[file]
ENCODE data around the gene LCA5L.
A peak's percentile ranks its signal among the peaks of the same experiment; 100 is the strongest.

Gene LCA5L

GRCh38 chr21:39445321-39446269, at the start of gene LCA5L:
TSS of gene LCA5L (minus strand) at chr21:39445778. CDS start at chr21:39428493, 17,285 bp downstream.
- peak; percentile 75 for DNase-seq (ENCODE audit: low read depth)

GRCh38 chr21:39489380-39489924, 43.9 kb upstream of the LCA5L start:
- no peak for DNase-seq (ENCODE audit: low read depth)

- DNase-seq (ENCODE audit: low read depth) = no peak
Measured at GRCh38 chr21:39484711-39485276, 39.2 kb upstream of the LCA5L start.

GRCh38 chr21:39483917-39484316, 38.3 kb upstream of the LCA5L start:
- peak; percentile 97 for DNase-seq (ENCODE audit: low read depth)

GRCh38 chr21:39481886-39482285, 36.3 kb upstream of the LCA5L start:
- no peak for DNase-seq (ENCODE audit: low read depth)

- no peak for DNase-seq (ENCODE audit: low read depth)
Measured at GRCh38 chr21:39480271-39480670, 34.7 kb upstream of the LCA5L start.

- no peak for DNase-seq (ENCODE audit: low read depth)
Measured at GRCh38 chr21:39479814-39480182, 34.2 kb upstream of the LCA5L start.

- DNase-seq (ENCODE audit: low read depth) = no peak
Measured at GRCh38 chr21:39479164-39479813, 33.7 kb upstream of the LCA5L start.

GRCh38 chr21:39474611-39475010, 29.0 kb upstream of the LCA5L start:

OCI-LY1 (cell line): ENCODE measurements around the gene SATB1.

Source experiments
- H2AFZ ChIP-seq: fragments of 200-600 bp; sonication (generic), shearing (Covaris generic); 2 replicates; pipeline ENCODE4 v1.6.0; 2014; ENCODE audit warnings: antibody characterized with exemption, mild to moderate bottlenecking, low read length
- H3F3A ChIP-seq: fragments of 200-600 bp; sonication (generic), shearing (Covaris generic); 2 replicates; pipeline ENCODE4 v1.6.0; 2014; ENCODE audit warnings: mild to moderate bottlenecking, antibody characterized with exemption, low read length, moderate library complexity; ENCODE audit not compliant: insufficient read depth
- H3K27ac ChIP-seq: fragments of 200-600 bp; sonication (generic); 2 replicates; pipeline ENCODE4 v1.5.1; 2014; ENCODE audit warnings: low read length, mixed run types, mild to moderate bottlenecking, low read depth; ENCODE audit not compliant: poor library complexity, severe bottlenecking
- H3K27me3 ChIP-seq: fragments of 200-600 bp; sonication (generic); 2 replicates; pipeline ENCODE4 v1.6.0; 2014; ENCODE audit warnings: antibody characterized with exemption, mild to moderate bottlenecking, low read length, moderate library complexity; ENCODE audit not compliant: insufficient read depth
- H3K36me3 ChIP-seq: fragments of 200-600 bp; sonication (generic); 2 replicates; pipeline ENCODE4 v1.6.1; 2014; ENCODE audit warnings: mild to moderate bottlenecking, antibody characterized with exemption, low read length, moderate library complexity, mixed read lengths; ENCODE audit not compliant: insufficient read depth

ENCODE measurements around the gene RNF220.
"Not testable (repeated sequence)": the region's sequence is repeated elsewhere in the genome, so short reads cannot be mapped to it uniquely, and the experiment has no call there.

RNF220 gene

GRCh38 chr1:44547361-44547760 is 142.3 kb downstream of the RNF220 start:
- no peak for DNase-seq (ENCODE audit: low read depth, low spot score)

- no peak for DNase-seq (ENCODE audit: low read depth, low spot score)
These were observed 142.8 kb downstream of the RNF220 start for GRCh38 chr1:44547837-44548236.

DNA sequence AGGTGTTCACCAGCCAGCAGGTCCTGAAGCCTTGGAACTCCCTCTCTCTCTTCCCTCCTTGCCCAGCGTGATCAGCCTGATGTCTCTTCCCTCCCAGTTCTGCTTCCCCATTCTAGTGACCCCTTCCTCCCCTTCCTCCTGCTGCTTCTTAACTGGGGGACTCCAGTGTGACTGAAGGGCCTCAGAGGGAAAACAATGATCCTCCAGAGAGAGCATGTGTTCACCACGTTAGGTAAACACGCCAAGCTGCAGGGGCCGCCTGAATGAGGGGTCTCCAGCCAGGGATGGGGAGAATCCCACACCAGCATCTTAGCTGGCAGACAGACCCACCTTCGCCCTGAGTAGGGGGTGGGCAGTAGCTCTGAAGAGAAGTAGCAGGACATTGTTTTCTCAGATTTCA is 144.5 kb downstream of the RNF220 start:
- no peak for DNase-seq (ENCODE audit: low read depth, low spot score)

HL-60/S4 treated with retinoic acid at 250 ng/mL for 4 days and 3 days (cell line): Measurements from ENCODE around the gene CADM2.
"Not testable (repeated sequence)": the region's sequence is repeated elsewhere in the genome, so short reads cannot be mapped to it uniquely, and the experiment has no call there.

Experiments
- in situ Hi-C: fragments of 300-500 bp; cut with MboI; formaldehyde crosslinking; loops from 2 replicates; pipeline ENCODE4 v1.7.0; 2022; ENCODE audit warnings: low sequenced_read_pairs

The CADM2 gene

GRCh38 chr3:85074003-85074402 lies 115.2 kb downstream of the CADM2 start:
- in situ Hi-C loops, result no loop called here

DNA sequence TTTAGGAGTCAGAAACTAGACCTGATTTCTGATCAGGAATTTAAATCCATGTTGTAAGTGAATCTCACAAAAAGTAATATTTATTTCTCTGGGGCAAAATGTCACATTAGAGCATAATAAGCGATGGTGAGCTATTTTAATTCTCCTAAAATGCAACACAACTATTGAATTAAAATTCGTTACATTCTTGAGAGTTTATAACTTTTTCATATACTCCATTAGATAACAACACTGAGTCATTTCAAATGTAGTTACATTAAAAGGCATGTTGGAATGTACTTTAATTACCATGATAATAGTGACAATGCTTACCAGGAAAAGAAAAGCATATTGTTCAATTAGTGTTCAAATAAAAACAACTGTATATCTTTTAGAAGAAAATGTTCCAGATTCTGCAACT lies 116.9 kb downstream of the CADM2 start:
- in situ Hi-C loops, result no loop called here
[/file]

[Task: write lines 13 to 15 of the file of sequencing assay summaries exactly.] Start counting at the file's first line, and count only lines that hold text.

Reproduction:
GRCh38 chr21:39481886-39482285, 36.3 kb upstream of the LCA5L start:
- no peak for DNase-seq (ENCODE audit: low read depth)

- no peak for DNase-seq (ENCODE audit: low read depth)